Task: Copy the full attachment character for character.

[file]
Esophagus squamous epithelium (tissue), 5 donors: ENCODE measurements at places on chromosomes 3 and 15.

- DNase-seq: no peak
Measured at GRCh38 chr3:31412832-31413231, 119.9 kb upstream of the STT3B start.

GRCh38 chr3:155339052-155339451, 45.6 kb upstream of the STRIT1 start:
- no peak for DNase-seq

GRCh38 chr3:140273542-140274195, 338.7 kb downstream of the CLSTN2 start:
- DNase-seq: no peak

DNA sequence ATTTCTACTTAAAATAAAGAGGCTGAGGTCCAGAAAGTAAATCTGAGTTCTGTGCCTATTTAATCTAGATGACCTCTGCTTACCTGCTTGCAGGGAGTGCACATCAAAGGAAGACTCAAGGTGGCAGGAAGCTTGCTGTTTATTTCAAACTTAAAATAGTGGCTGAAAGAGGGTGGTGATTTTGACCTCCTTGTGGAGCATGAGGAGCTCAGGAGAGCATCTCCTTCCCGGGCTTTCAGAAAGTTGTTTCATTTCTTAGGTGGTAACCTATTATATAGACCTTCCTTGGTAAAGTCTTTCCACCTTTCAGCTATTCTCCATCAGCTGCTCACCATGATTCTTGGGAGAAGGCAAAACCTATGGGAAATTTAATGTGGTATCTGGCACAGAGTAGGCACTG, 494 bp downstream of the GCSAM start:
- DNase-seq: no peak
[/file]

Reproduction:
Esophagus squamous epithelium (tissue), 5 donors: ENCODE measurements at places on chromosomes 3 and 15.

- DNase-seq: no peak
Measured at GRCh38 chr3:31412832-31413231, 119.9 kb upstream of the STT3B start.

GRCh38 chr3:155339052-155339451, 45.6 kb upstream of the STRIT1 start:
- no peak for DNase-seq

GRCh38 chr3:140273542-140274195, 338.7 kb downstream of the CLSTN2 start:
- DNase-seq: no peak

DNA sequence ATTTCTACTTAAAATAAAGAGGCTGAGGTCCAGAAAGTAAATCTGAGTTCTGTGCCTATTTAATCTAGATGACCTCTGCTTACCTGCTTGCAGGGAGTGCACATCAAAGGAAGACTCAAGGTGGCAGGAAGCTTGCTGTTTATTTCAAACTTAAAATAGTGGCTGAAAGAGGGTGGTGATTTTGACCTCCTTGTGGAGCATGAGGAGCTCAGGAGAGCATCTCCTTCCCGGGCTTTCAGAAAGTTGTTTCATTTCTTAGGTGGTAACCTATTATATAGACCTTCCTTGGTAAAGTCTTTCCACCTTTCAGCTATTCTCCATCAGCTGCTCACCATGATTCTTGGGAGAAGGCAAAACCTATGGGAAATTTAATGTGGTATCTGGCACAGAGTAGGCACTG, 494 bp downstream of the GCSAM start:
- DNase-seq: no peak